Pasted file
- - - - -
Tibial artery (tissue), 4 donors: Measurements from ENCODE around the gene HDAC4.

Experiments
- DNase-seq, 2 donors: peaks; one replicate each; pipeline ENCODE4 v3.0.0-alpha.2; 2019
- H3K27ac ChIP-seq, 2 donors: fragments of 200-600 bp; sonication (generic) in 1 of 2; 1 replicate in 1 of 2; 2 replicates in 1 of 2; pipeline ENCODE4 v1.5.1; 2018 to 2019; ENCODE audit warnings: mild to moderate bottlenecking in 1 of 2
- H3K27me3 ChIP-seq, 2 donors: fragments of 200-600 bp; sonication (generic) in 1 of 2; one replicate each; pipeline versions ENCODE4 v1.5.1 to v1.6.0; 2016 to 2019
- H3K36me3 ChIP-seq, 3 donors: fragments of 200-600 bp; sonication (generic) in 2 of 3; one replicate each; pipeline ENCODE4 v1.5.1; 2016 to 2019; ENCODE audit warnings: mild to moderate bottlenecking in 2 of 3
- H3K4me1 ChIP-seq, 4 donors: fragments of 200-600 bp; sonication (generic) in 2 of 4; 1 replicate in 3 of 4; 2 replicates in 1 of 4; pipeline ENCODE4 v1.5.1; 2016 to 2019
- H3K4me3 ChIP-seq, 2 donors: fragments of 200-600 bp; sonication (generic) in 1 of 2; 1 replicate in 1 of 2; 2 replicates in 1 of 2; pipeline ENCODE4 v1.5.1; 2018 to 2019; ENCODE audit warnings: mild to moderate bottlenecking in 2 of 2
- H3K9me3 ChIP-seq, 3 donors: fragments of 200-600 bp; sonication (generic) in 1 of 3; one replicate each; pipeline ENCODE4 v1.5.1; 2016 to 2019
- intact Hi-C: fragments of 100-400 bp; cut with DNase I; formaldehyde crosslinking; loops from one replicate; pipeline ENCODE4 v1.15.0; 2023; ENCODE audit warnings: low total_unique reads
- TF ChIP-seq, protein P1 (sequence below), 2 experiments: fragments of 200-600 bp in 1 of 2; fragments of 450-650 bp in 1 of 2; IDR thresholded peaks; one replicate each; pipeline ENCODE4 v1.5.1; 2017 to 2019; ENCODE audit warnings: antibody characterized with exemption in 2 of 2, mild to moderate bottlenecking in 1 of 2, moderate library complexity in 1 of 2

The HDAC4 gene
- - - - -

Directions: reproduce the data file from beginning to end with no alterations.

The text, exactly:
Tibial artery (tissue), 4 donors: Measurements from ENCODE around the gene HDAC4.

Experiments
- DNase-seq, 2 donors: peaks; one replicate each; pipeline ENCODE4 v3.0.0-alpha.2; 2019
- H3K27ac ChIP-seq, 2 donors: fragments of 200-600 bp; sonication (generic) in 1 of 2; 1 replicate in 1 of 2; 2 replicates in 1 of 2; pipeline ENCODE4 v1.5.1; 2018 to 2019; ENCODE audit warnings: mild to moderate bottlenecking in 1 of 2
- H3K27me3 ChIP-seq, 2 donors: fragments of 200-600 bp; sonication (generic) in 1 of 2; one replicate each; pipeline versions ENCODE4 v1.5.1 to v1.6.0; 2016 to 2019
- H3K36me3 ChIP-seq, 3 donors: fragments of 200-600 bp; sonication (generic) in 2 of 3; one replicate each; pipeline ENCODE4 v1.5.1; 2016 to 2019; ENCODE audit warnings: mild to moderate bottlenecking in 2 of 3
- H3K4me1 ChIP-seq, 4 donors: fragments of 200-600 bp; sonication (generic) in 2 of 4; 1 replicate in 3 of 4; 2 replicates in 1 of 4; pipeline ENCODE4 v1.5.1; 2016 to 2019
- H3K4me3 ChIP-seq, 2 donors: fragments of 200-600 bp; sonication (generic) in 1 of 2; 1 replicate in 1 of 2; 2 replicates in 1 of 2; pipeline ENCODE4 v1.5.1; 2018 to 2019; ENCODE audit warnings: mild to moderate bottlenecking in 2 of 2
- H3K9me3 ChIP-seq, 3 donors: fragments of 200-600 bp; sonication (generic) in 1 of 3; one replicate each; pipeline ENCODE4 v1.5.1; 2016 to 2019
- intact Hi-C: fragments of 100-400 bp; cut with DNase I; formaldehyde crosslinking; loops from one replicate; pipeline ENCODE4 v1.15.0; 2023; ENCODE audit warnings: low total_unique reads
- TF ChIP-seq, protein P1 (sequence below), 2 experiments: fragments of 200-600 bp in 1 of 2; fragments of 450-650 bp in 1 of 2; IDR thresholded peaks; one replicate each; pipeline ENCODE4 v1.5.1; 2017 to 2019; ENCODE audit warnings: antibody characterized with exemption in 2 of 2, mild to moderate bottlenecking in 1 of 2, moderate library complexity in 1 of 2

The HDAC4 gene